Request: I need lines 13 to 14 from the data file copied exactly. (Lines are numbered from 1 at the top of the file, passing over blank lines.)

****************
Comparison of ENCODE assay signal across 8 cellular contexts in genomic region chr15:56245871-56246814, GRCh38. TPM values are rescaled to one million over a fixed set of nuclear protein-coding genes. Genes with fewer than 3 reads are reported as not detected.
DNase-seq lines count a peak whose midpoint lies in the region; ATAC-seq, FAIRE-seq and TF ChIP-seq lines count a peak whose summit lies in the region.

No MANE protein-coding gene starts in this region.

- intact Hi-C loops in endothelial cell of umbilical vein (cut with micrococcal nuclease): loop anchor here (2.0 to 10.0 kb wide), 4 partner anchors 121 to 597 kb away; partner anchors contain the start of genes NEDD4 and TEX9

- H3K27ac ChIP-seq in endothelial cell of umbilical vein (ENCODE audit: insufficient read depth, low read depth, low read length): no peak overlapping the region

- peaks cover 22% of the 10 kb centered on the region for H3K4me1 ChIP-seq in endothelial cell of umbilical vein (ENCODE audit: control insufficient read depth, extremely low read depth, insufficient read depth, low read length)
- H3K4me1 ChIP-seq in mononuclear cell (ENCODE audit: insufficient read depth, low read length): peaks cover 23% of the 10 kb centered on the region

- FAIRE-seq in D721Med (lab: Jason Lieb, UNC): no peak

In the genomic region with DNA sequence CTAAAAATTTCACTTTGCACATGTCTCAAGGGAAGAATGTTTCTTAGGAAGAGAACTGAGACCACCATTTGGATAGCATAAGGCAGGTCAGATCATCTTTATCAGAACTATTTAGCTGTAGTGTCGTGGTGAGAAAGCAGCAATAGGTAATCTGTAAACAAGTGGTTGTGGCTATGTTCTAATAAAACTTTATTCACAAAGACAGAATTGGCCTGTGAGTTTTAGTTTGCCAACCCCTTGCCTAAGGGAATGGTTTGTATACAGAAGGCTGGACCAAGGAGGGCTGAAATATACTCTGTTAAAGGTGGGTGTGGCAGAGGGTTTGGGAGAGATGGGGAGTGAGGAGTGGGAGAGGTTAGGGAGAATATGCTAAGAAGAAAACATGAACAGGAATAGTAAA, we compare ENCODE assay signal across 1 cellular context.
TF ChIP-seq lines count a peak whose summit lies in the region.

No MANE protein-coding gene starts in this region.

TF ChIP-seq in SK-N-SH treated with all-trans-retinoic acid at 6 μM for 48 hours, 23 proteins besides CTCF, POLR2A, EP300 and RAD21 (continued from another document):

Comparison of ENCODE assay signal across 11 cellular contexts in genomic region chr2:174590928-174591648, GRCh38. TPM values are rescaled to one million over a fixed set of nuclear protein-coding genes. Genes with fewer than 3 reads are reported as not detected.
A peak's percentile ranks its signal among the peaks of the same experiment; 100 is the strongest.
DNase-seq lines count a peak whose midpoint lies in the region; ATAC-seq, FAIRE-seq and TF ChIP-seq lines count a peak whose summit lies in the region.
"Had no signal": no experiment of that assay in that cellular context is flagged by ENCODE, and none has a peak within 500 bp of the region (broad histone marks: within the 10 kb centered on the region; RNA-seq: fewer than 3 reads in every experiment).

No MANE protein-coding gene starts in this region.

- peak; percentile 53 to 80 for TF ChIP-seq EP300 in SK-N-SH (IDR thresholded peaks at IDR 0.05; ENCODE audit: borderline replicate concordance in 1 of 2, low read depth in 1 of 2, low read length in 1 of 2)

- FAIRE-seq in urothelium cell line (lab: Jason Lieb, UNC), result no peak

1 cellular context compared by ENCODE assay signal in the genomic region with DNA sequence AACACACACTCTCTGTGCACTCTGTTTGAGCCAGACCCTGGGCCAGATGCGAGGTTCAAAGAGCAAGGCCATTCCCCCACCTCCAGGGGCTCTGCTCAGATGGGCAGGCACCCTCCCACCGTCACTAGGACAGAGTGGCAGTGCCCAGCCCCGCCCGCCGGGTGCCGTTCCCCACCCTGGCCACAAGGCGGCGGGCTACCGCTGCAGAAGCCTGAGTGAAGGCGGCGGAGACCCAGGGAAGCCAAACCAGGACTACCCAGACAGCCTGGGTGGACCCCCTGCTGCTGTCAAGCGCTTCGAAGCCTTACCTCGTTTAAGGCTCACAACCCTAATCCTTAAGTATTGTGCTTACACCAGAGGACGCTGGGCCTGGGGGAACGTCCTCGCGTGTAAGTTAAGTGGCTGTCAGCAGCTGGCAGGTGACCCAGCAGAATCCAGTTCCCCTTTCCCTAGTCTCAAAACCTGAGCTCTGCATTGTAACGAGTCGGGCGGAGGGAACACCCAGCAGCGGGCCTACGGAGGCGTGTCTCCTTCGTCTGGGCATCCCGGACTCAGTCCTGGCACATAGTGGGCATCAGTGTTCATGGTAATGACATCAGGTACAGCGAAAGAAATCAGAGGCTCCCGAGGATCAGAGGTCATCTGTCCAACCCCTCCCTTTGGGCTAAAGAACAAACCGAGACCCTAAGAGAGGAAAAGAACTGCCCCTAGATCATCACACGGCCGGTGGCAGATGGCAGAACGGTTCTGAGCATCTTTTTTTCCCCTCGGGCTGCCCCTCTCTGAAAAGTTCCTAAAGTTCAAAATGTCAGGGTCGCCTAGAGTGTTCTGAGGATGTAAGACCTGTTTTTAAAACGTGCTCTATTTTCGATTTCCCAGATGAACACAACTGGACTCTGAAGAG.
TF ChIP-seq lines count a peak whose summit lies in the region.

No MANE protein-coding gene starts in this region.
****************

Comparison of ENCODE assay signal across 11 cellular contexts in genomic region chr2:174590928-174591648, GRCh38. TPM values are rescaled to one million over a fixed set of nuclear protein-coding genes. Genes with fewer than 3 reads are reported as not detected.
A peak's percentile ranks its signal among the peaks of the same experiment; 100 is the strongest.